24. The electrode assembly of claim 23, wherein the handle is coupled to a side of the peelable lid between the first corner and the second corner of the peelable lid.

25. The electrode assembly of claim 24, wherein the lifting mechanism is configured such that, in response to the pull force being applied to the handle, the first attachment point and the second attachment point are biased away from the container to curl a side of the peelable lid between the first corner and the second corner.

26. The electrode assembly of claim 22, wherein at least one of the plurality of attachment points is coupled to the peelable lid near a corner of the peelable lid.

27. The electrode assembly of claim 26, wherein the seal comprises a corner near the corner of the peelable lid, wherein at least one portion of the peelable lid is lifted by the at least one of the plurality of attachment points at the corner of the peelable lid, and wherein the corner of the seal is broken when the corner of the peelable lid is lifted by the at least one of the plurality of attachment points.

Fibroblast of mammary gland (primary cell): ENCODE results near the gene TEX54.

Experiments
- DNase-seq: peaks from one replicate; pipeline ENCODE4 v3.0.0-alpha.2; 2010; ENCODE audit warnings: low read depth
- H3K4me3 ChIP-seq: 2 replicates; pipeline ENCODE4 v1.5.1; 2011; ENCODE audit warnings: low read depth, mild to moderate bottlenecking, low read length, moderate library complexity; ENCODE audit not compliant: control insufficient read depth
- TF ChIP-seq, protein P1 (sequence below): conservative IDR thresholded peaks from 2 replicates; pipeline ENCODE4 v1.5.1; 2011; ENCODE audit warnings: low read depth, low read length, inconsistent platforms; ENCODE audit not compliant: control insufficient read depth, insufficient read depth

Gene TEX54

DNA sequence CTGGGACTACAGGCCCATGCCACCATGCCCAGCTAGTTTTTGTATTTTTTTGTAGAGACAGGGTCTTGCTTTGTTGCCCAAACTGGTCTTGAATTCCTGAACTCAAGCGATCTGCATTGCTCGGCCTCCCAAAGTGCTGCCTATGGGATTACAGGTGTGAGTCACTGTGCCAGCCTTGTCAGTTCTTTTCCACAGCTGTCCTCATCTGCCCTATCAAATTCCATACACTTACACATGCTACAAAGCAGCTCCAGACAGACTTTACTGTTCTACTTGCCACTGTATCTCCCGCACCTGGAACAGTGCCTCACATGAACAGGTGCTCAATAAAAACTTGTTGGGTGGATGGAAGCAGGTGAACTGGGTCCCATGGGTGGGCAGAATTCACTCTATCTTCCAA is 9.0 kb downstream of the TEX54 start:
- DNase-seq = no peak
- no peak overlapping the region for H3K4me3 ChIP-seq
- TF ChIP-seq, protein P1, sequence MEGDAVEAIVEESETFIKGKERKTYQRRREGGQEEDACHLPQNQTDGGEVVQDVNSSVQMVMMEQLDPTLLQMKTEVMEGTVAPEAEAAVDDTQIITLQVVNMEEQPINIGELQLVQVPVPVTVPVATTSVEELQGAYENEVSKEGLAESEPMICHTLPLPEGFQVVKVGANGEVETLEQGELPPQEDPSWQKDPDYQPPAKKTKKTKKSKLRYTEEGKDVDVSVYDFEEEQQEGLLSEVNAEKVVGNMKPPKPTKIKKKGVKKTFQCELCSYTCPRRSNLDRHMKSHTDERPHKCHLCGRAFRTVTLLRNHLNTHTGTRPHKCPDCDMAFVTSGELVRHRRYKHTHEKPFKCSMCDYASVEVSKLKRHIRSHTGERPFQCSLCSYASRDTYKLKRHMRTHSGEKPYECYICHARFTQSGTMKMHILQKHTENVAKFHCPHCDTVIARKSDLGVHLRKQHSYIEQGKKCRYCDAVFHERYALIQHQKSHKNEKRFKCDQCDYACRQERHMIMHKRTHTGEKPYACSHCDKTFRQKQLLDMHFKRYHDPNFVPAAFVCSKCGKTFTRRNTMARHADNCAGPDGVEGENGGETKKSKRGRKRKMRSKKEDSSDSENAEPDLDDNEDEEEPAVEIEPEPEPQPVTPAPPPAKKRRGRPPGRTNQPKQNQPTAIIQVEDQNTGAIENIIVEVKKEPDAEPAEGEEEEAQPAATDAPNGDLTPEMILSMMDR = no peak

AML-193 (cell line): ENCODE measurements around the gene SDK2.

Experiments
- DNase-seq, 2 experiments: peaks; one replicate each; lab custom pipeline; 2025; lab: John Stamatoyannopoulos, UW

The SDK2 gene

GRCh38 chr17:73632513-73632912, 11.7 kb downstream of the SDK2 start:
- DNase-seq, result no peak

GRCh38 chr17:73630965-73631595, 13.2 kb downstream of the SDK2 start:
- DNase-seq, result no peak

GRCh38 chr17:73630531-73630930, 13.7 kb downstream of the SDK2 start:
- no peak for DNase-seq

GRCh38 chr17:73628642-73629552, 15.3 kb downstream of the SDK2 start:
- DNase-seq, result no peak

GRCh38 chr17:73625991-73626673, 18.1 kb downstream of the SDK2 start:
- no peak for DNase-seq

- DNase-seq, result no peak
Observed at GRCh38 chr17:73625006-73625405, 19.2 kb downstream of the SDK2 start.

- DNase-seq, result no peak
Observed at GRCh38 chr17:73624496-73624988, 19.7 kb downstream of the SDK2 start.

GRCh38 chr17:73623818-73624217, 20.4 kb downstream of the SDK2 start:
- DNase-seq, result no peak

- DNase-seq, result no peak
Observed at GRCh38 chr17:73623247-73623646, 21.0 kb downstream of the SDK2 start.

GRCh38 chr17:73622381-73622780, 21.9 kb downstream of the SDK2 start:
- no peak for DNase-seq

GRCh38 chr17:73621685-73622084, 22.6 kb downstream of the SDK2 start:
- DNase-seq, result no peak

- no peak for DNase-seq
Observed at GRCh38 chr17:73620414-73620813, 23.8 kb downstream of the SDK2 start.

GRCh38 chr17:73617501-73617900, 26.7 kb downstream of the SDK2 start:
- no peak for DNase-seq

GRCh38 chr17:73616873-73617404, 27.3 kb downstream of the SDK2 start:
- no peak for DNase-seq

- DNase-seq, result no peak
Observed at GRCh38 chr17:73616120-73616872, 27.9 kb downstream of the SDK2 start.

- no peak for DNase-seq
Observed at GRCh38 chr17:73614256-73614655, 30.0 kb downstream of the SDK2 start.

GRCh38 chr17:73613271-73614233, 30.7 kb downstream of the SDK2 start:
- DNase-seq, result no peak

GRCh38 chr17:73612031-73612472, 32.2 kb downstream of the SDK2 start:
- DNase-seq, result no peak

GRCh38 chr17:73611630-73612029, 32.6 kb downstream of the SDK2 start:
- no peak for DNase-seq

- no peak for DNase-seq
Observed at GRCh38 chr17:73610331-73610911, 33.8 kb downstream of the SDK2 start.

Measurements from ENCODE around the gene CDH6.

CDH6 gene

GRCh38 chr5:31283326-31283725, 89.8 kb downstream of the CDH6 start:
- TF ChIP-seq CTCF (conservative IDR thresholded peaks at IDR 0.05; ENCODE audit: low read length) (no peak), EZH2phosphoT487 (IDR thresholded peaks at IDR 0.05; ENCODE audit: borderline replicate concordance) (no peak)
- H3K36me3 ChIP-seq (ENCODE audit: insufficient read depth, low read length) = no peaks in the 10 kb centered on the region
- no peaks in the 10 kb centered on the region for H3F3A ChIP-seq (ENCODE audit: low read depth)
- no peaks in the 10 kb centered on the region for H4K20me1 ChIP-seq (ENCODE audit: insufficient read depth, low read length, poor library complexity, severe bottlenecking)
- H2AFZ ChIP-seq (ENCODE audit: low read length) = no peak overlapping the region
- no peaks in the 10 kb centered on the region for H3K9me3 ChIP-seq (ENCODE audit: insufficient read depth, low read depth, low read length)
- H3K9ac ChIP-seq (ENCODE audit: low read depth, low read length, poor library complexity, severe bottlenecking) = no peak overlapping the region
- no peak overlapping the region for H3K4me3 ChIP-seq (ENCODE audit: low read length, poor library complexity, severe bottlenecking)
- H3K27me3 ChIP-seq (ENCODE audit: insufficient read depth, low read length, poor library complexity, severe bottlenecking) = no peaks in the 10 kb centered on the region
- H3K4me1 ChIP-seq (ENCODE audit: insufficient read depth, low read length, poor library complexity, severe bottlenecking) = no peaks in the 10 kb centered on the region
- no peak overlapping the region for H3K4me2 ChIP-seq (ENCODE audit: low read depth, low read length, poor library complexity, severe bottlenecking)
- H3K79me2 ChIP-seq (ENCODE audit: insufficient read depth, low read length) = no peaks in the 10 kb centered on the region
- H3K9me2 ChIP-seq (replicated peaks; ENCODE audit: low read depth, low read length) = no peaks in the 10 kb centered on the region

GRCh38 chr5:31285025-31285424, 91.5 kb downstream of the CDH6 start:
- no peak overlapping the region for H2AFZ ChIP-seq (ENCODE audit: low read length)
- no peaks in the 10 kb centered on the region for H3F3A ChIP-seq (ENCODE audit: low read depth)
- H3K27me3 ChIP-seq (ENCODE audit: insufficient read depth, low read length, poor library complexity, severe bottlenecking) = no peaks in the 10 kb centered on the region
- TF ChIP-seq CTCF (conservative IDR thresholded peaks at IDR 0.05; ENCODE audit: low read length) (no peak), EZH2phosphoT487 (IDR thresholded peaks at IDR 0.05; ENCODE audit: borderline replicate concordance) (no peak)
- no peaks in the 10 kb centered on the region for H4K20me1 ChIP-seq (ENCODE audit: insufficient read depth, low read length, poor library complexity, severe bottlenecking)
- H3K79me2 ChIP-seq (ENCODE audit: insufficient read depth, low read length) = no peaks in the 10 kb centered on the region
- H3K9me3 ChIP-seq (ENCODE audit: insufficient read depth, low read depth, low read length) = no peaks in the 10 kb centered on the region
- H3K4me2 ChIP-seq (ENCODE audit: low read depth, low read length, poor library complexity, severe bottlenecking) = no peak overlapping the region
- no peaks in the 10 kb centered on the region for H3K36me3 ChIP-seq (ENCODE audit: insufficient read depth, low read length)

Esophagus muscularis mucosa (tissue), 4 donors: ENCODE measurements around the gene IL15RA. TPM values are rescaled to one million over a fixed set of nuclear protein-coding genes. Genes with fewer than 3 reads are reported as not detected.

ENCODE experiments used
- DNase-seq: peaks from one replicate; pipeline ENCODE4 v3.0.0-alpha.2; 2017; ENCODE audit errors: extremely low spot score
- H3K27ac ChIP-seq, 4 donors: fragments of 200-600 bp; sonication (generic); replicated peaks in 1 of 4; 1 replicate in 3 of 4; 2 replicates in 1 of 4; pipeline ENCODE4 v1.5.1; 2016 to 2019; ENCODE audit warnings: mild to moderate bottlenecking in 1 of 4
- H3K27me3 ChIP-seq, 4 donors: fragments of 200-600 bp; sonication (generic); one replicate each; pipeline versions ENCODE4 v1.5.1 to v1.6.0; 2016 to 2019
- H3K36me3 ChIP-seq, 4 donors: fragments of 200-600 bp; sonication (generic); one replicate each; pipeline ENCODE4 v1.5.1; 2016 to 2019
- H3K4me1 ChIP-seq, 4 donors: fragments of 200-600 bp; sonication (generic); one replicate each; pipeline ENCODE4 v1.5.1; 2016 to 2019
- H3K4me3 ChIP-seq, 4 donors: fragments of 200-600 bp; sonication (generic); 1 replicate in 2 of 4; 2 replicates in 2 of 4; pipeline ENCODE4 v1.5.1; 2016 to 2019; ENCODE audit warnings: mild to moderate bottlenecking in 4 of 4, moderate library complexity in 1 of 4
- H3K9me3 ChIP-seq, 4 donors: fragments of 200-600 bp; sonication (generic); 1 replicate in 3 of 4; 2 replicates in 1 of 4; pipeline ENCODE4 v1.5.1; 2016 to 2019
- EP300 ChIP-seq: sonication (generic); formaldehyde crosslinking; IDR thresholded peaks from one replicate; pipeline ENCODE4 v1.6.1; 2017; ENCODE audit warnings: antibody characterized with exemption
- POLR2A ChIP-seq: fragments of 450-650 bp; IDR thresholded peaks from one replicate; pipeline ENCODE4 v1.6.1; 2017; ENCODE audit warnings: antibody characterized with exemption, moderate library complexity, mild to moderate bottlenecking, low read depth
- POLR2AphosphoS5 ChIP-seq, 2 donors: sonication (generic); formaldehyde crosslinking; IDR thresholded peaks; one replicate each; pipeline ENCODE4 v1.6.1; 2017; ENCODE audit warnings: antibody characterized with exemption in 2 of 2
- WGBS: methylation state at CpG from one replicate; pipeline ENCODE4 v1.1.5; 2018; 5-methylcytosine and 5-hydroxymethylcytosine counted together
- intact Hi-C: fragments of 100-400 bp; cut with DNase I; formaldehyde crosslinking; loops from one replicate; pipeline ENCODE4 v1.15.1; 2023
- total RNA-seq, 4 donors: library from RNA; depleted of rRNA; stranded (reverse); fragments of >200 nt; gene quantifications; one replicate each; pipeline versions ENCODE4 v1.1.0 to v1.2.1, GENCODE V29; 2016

28. The electrode assembly of claim 27, wherein the corner of the seal comprises one of a rounded corner or a square corner.

29. The electrode assembly of claim 22, wherein the seal comprises one or more of an adhesive, glue, epoxy, a mechanical bond, or a polymer bond.

Description:

CROSS-REFERENCE TO RELATED APPLICATION

This application claims the benefit of U.S. Provisional Application No. 61/865089, filed Aug. 12, 2013, the disclosure of which is hereby incorporated by reference herein in its entirety.

BACKGROUND